Yep… I know… it’s been a loooooong dry month here at the ol’ Litterbox. But… I’ve roused my lazy butt into action and so we finally have another Review, and this time out it’s an honest-to-goodness Asian ghost story… 2014’s Vietnamese film, “Đoạt Hồn” or as it’s known around these parts, “Hollow”. Yep. Been a while since we saw one of these. 😉
It’s synopsis reads as follows: “Chi, a rebellious 18 year old girl, returns to her home town on the day her rich stepfather, Huy, makes a generous donation to a village temple. At the celebration, her sister, Ai, drowns in a nearby river. When Ai’s uncle Thuc, who is a policeman, travels to a village morgue to identify Ai’s dead body, the girl sits up, very much alive. Thuc brings Ai home to her family, but he doesn’t tell them about her death. Everything seems to be happy until Ai shows signs of spiritual possession. A shaman is brought in to perform an exorcism, but she is unsuccessful, claiming, “Your daughter is not possessed by a dead spirit, but by a lost soul of a living person”. To investigate the source of her sister’s possession, Chi journeys to the village where Ai was found. What she discovers is a community victimized by human trafficking and child prostitution. There is another little girl, whose tragedy is tied to Ai’s death by a secret, and a vengeful spirit that follows Chi home, and destroys her entire family, as dark secrets unravel and evil unleashes its true visage.”
So, if a story of ghostly possession, Vietnamese style, intrigues you, then all you have to do is “Read On” o’ Gentle Visitors and let your favorite movie watching Catgirl Princess give you all the details worth knowing… 🙂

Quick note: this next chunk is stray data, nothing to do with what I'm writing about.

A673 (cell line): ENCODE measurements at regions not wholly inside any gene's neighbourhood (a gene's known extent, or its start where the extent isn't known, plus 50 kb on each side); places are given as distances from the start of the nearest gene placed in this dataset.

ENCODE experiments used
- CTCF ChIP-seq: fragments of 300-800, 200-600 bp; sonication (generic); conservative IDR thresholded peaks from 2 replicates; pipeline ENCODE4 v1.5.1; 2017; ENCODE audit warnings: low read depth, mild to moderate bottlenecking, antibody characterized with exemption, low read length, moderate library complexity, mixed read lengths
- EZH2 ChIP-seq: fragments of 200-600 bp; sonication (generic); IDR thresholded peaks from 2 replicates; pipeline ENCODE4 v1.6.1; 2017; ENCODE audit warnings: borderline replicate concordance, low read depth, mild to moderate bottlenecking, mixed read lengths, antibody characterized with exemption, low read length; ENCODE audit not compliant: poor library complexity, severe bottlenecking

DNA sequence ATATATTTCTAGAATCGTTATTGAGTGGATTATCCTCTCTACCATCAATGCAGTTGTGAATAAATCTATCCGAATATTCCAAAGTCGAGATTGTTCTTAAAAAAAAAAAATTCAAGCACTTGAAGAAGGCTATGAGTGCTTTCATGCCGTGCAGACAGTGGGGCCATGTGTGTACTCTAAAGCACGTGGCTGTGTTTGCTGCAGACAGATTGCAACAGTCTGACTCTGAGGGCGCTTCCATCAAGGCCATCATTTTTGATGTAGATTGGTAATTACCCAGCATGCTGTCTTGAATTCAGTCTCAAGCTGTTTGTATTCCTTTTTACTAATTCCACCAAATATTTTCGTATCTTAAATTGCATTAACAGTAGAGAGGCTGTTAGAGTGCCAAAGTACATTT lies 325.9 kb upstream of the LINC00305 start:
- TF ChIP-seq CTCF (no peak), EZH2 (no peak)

I don’t get to watch a whole lot of Vietnamese films. Strange given that I pretty much watch every scary movie to come out of Asia that I can lay me little paws on, Problem is Vietnam isn’t exactly a huge DVD producing country… and for some goofy reason, I never seem to find other versions of their stuff readily available from the Hong Kong, Taiwanese, or Malaysian markets. Much of the reason for that I suppose is the rather primitive state of movie production in that nation compared to neighboring countries. Still… once in a while one of their films manages to crack the festival circuit and get enough good publicity to get noticed. Such was the way of it with this one.
It gets going with a scene on a bridge… and a beaten bloody young woman at the end of her rope, ready to end her misery with one lonely plunge into the river to end it all. Who is she? Don’t worry… we’ll find out soon enough.
Our real heroine is actually another young woman Chi (played by Nguyễn Hồng Ân) as she arrives at her home village to attend a ceremony at the local temple where her wealthy step-father is being honored for a gift he’s made to the temple. She’s a rebellious young girl with a real chip on her shoulder and more than a little dislike for her step-father Huy (played by Trần Bảo Sơn) … who sends out creepy pervy vibes every time pretty Chi is around him. It’s the main reason she’s off at boarding school… at least until she gets dismissed for her behavioral issues. At home, she’s seen more as an embarrassment to her mother Diep (played by Nguyễn Ngọc Hiệp) and the only one who seems to love her for herself is her adorable younger half-sister Ai (played by Thanh Mỹ). Even that comes with trouble… as cute little Ai is absolutely doted on by her father and mother… pushing Chi further from her family as the years go by. There’s also something else wrong… something nagging at Chi and worrying her to distraction. We wont find out exactly what that is right away… but trust Neko when I tell you it’s pretty darn important.